Strong ion difference in urine: New perspectives in acid-base assessment

Luciano Gattinoni, Eleonora Carlesso, Paolo Cadringher, Pietro Caironi

Research output: Contribution to journalArticlepeer-review


The plasmatic strong ion difference (SID) is the difference between positively and negatively charged strong ions. At pH 7.4, temperature 37°C and partial carbon dioxide tension 40 mmHg, the ideal value of SID is 42 mEq/l. The buffer base is the sum of negatively charged weak acids ([HCO3-], [A-], [H2 PO4-]) and its normal value is 42 mEq/l. According to the law of electroneutrality, the amount of positive and negative charges must be equal, and therefore the SID value is equal to the buffer base value. The easiest assessment of metabolic acidosis/ alkalosis relies on the base excess calculation: buffer baseactual - buffer baseideal = SIDactual - SIDideal. The SID approach allows one to appreciate the relationship between acid-base and electrolyte equilibrium from a unique perspective, and here we describe a comprehensive model of this equilibrium. The extracellular volume is characterized by a given SID, which is a function of baseline conditions, endogenous and exogenous input (endogenous production and infusion), and urinary output. Of note, volume modifications vary the concentration of charges in the solution. An expansion of extracellular volume leads to acidosis (SID decreases), whereas a contraction of extracellular volume leads to alkalosis (SID increases). A thorough understanding of acid-base equilibrium mandates recognition of the importance of urinary SID.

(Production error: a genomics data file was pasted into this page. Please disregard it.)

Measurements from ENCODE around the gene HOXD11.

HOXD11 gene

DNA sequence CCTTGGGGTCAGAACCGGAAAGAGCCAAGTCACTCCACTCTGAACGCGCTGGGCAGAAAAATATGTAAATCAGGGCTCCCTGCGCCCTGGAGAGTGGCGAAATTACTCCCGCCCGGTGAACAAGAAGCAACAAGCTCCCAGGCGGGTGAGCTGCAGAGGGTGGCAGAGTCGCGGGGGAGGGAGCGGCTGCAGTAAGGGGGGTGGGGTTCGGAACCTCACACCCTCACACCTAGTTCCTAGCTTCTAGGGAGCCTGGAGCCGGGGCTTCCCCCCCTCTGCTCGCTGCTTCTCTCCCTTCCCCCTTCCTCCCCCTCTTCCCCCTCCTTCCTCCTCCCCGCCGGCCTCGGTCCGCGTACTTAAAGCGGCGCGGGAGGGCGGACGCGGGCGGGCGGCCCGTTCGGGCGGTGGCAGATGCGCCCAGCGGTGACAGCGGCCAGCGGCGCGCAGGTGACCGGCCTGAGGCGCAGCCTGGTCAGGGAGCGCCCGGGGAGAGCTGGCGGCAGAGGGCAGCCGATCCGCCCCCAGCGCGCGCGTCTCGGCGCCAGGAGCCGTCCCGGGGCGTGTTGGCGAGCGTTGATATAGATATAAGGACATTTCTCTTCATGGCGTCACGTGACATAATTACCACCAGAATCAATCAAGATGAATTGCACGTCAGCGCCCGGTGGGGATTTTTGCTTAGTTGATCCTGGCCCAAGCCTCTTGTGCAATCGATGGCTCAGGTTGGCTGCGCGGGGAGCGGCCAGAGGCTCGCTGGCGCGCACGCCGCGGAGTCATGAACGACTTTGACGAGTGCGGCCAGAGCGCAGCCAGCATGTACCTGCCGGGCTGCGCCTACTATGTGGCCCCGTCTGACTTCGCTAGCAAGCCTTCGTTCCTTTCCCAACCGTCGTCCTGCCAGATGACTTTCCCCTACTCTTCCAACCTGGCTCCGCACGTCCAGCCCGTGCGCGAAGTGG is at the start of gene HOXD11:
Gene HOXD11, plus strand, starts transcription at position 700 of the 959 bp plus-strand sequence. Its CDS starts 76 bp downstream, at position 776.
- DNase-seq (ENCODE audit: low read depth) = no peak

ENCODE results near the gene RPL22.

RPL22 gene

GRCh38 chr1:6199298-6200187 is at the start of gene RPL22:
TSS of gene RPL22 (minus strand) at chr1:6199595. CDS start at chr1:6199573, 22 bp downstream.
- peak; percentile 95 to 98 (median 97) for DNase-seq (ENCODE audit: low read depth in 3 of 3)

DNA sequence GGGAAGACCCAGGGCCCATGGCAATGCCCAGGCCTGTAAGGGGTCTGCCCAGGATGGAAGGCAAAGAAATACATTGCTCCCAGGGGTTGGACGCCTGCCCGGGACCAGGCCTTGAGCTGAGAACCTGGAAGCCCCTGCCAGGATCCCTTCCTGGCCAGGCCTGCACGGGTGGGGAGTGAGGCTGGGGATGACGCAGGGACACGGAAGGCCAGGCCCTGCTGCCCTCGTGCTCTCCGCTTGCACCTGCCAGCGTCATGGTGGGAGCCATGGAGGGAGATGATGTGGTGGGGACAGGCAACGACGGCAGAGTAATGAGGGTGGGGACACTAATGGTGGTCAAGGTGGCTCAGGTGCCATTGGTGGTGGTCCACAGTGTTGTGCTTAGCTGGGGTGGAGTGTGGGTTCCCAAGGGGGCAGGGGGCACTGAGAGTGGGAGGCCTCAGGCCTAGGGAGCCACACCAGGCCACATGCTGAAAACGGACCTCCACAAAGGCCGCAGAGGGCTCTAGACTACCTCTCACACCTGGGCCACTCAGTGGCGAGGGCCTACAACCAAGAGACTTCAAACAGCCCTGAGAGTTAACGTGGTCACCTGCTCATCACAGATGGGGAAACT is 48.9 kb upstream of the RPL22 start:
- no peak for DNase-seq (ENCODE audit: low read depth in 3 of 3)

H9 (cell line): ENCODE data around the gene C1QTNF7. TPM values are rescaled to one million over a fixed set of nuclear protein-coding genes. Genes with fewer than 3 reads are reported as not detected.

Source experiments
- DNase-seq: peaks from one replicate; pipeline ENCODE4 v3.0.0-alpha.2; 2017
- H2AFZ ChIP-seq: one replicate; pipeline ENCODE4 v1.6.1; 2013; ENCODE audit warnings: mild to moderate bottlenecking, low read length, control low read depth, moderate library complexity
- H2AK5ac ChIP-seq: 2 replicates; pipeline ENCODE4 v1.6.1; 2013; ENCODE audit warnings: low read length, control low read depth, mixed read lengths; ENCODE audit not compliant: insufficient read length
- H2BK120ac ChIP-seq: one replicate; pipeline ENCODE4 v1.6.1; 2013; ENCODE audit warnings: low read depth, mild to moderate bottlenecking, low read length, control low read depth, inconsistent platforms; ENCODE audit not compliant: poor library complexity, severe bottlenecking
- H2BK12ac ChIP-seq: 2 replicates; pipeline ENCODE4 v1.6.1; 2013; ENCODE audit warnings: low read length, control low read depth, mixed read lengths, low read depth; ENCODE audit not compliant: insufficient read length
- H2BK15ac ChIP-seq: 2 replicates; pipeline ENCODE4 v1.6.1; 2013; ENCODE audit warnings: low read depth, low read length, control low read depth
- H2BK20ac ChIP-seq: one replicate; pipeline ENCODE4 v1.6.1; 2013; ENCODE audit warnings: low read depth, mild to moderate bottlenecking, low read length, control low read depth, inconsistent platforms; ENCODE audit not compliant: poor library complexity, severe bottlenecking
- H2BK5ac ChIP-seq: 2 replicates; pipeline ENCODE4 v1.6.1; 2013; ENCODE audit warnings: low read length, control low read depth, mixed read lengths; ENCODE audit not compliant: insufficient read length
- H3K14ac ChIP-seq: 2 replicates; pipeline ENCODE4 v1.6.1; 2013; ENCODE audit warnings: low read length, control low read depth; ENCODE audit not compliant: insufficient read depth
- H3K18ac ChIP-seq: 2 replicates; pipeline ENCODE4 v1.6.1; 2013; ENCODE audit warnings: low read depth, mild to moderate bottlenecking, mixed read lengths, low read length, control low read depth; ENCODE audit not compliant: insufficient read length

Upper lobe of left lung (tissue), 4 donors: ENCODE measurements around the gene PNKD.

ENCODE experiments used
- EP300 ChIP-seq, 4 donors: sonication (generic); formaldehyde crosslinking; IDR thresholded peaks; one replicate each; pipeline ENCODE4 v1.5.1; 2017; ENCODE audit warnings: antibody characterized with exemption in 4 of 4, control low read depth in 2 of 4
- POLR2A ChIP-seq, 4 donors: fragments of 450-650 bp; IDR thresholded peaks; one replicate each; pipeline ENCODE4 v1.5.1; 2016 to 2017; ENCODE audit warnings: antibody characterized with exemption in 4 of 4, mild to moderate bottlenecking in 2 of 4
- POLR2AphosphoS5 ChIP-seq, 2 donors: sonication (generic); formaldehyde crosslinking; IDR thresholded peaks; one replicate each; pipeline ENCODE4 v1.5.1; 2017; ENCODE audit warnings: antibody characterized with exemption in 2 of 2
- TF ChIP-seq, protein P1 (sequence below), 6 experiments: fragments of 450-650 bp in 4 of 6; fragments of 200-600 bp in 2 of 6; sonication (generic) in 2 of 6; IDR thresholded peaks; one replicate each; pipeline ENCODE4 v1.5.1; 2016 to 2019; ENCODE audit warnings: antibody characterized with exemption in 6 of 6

Original languageEnglish
Article number137
JournalCritical Care
Issue number2
Publication statusPublished - Apr 7 2006

ASJC Scopus subject areas

  • Critical Care and Intensive Care Medicine
  • Medicine(all)


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